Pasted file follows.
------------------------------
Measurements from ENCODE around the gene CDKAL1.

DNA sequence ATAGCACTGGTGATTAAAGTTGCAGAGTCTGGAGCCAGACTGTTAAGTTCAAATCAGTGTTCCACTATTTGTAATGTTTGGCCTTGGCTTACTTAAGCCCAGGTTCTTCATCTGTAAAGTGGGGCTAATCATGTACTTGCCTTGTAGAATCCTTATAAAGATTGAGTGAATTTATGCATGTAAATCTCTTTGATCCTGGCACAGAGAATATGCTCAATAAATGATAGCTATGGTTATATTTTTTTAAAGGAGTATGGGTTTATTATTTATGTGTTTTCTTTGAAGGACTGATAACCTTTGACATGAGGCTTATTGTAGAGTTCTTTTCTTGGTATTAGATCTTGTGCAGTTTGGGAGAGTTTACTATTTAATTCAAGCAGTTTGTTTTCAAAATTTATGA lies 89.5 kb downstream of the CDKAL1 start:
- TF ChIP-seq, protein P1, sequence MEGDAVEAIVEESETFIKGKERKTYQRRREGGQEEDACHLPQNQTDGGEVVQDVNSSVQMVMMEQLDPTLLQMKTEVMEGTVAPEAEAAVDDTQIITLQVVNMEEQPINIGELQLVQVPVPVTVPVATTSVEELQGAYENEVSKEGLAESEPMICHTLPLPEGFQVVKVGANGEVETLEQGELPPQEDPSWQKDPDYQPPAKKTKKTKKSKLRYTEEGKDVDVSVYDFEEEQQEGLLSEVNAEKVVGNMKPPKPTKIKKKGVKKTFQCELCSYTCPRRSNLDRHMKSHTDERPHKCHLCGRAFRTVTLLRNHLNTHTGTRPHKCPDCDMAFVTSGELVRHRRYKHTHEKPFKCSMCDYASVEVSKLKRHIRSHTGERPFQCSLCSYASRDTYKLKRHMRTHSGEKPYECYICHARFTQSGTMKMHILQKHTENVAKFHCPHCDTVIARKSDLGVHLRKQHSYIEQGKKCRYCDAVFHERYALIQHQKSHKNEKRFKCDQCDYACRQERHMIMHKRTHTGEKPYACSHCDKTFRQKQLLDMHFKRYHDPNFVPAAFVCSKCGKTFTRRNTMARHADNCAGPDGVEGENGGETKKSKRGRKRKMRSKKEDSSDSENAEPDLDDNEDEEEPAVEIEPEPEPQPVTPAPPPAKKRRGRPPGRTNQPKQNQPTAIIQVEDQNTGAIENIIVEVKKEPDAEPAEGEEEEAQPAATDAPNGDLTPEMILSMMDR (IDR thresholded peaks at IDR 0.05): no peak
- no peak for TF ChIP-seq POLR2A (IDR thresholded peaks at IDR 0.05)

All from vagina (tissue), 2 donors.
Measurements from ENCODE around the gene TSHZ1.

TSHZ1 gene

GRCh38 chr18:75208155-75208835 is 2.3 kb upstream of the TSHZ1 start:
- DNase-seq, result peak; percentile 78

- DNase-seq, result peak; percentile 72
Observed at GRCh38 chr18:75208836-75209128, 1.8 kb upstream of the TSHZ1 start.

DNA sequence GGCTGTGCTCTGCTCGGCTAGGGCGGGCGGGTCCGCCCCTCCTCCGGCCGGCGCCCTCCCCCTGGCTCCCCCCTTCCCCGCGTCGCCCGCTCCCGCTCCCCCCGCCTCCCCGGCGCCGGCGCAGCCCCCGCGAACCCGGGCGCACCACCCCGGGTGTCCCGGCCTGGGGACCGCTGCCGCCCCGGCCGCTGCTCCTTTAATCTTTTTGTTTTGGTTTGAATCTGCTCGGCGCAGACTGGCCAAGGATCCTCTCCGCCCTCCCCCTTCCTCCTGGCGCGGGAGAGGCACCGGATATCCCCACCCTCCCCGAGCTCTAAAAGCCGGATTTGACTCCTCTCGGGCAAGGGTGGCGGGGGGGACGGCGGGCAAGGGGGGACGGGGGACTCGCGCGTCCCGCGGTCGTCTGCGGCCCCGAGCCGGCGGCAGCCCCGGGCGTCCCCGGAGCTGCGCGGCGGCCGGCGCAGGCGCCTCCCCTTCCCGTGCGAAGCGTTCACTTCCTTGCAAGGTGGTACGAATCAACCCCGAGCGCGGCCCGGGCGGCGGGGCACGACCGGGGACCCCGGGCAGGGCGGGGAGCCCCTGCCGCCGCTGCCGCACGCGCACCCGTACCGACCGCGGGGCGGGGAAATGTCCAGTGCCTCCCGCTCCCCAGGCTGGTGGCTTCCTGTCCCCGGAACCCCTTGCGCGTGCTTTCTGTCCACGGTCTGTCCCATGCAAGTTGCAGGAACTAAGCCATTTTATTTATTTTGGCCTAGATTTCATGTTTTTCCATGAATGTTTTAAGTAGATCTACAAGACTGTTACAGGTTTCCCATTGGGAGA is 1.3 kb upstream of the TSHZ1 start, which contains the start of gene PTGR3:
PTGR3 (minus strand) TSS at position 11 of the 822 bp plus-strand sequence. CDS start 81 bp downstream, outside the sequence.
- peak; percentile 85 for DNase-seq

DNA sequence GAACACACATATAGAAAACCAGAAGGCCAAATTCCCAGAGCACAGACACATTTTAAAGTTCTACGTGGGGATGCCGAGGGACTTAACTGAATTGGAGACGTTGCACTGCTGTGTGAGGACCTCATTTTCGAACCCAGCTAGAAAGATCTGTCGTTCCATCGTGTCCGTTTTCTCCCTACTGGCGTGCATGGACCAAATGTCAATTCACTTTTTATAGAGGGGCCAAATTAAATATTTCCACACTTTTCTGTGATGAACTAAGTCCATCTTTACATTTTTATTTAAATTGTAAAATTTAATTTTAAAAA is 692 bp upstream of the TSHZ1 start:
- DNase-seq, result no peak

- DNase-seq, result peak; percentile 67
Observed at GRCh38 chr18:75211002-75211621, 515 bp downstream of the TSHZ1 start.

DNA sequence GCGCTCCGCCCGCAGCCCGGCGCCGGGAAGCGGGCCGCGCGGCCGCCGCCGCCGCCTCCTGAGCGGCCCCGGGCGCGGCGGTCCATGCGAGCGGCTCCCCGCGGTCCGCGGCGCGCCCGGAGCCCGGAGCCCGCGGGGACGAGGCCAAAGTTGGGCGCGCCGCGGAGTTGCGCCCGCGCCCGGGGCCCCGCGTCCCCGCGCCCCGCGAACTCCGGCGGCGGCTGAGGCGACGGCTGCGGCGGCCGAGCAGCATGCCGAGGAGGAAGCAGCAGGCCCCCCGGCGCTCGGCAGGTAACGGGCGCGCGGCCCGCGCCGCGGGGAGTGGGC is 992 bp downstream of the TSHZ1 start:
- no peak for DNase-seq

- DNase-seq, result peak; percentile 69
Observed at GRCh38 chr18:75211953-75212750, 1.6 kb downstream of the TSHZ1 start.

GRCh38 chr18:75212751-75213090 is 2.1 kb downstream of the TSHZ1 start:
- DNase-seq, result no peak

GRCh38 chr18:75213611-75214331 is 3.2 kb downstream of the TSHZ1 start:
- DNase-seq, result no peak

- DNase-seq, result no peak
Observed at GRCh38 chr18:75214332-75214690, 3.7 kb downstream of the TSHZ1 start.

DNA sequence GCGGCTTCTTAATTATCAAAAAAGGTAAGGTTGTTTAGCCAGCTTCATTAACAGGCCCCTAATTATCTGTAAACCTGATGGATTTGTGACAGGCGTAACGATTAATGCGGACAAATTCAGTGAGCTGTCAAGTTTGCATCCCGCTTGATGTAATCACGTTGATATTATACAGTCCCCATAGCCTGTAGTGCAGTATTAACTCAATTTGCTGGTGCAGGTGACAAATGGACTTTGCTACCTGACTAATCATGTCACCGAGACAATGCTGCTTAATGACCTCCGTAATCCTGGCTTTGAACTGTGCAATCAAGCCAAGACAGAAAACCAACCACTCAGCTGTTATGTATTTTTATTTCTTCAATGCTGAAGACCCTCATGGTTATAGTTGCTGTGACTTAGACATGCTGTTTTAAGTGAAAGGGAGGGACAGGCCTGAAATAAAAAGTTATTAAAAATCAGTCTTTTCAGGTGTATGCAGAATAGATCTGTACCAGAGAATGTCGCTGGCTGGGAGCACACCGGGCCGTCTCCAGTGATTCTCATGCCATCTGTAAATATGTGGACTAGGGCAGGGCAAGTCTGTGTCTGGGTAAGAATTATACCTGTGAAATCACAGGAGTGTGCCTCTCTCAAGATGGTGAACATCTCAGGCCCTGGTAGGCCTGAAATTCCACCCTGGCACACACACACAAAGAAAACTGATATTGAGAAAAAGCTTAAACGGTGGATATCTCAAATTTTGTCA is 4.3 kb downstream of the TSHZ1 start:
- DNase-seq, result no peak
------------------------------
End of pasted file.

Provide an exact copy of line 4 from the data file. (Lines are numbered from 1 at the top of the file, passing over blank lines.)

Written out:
- no peak for TF ChIP-seq POLR2A (IDR thresholded peaks at IDR 0.05)